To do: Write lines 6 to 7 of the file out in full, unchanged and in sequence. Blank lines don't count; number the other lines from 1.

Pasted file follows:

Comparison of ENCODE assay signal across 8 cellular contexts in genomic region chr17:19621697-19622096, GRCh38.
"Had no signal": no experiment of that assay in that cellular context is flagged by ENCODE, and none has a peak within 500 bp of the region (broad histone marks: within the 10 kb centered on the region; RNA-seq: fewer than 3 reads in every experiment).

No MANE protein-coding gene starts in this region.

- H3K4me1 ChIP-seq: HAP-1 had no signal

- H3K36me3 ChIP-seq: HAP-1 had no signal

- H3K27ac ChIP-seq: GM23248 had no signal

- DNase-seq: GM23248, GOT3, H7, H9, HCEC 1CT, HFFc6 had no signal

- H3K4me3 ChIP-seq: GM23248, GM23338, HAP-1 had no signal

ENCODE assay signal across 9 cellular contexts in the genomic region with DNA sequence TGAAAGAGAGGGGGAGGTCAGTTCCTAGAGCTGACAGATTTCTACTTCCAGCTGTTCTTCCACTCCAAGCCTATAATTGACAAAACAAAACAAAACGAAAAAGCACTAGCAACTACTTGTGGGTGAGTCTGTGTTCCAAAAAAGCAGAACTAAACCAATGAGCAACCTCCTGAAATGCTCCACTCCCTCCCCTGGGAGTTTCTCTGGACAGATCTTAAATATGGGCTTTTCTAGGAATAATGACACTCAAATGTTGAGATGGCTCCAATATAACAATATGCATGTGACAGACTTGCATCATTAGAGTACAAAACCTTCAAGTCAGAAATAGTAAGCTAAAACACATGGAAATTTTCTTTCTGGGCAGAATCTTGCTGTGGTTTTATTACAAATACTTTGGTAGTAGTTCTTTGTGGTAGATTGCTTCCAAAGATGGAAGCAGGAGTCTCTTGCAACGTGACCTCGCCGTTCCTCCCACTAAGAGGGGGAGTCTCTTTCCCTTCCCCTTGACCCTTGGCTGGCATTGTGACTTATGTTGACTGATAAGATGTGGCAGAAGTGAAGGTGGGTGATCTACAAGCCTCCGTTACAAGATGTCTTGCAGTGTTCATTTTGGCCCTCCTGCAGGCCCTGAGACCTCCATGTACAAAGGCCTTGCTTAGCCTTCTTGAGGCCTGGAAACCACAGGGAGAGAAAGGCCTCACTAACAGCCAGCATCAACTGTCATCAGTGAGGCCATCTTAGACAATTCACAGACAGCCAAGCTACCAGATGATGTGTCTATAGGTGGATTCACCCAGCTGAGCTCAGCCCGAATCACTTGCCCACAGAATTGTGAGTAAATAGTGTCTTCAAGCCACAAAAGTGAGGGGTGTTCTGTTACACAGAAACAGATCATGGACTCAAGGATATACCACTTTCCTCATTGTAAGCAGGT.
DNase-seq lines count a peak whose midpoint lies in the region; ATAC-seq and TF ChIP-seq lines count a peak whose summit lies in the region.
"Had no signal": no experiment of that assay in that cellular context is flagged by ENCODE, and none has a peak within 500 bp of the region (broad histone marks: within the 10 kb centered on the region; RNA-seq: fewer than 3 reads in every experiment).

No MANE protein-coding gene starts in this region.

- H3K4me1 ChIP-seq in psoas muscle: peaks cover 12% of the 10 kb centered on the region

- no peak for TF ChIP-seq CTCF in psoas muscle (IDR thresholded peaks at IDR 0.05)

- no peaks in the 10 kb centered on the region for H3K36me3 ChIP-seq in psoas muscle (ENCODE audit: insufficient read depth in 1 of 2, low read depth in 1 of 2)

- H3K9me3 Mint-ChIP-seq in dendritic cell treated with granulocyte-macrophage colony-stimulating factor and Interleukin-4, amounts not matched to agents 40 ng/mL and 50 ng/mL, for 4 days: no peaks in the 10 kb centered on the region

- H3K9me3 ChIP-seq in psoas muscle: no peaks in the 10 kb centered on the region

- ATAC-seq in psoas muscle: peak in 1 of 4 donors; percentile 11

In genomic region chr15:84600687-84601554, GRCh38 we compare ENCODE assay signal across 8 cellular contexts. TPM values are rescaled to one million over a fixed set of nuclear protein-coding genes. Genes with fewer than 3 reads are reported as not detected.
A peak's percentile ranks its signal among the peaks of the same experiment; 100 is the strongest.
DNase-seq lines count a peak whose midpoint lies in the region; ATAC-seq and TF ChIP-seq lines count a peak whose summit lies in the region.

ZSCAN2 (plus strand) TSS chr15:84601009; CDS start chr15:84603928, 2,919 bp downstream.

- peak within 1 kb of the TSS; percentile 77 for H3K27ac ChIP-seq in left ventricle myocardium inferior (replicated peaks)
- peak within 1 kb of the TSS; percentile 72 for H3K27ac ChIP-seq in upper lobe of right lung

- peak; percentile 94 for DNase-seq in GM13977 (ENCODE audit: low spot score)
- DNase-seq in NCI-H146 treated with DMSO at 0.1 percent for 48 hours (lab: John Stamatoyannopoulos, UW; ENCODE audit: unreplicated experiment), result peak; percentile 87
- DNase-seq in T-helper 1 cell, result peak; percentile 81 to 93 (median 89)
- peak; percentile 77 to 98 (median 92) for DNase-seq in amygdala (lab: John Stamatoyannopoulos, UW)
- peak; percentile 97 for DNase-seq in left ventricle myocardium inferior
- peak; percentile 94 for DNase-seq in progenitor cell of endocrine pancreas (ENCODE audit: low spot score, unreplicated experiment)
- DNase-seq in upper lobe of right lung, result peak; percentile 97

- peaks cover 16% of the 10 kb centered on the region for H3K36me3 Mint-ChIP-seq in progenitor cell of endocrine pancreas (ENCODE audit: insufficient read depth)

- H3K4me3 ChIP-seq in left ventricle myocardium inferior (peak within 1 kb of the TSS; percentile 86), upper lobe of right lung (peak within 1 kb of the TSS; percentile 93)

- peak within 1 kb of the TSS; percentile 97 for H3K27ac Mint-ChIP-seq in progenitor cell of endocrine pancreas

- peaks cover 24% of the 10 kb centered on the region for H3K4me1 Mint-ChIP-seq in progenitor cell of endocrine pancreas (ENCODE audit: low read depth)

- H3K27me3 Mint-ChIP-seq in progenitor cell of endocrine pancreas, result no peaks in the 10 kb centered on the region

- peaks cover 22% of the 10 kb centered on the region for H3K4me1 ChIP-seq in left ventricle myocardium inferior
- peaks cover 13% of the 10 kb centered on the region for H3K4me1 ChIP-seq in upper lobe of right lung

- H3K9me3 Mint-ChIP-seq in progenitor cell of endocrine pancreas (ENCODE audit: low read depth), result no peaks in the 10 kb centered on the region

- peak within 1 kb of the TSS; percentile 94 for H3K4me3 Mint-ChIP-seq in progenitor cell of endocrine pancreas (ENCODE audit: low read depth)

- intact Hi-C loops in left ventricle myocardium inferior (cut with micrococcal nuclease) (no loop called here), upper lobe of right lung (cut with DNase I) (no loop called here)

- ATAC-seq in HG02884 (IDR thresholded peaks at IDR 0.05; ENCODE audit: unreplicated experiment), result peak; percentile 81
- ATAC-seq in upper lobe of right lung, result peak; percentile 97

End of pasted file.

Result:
- H3K27ac ChIP-seq: GM23248 had no signal

- DNase-seq: GM23248, GOT3, H7, H9, HCEC 1CT, HFFc6 had no signal